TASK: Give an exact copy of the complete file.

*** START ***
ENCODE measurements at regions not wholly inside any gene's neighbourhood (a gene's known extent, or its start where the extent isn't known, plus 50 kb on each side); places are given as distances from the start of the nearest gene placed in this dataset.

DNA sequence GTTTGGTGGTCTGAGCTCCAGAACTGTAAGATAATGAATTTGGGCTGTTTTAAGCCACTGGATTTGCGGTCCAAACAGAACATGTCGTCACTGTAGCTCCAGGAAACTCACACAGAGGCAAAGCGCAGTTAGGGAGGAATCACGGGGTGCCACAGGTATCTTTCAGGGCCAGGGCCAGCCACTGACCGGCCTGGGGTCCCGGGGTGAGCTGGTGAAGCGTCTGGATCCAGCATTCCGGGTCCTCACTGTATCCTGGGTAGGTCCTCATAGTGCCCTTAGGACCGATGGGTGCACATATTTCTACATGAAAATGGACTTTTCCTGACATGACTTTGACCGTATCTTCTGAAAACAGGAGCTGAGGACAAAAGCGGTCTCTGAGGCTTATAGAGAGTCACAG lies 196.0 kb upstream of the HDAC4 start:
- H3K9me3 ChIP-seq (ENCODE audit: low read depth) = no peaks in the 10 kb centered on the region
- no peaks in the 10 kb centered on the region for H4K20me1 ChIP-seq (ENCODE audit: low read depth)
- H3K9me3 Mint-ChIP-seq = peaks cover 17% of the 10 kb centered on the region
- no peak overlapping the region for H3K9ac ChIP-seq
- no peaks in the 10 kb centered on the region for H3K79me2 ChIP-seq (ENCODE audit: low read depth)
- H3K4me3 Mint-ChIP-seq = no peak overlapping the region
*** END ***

ENCODE measurements at regions not wholly inside any gene's neighbourhood (a gene's known extent, or its start where the extent isn't known, plus 50 kb on each side); places are given as distances from the start of the nearest gene placed in this dataset.

DNA sequence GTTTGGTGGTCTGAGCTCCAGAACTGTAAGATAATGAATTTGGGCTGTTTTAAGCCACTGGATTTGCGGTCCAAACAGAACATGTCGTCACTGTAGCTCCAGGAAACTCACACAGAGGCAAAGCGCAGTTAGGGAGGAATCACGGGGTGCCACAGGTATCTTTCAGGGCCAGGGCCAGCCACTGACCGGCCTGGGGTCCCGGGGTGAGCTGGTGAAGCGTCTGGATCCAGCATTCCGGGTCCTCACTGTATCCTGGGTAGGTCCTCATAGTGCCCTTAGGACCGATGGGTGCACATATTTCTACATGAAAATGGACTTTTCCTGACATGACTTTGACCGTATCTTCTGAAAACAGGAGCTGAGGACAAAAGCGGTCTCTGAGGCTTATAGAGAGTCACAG lies 196.0 kb upstream of the HDAC4 start:
- H3K9me3 ChIP-seq (ENCODE audit: low read depth) = no peaks in the 10 kb centered on the region
- no peaks in the 10 kb centered on the region for H4K20me1 ChIP-seq (ENCODE audit: low read depth)
- H3K9me3 Mint-ChIP-seq = peaks cover 17% of the 10 kb centered on the region
- no peak overlapping the region for H3K9ac ChIP-seq
- no peaks in the 10 kb centered on the region for H3K79me2 ChIP-seq (ENCODE audit: low read depth)
- H3K4me3 Mint-ChIP-seq = no peak overlapping the region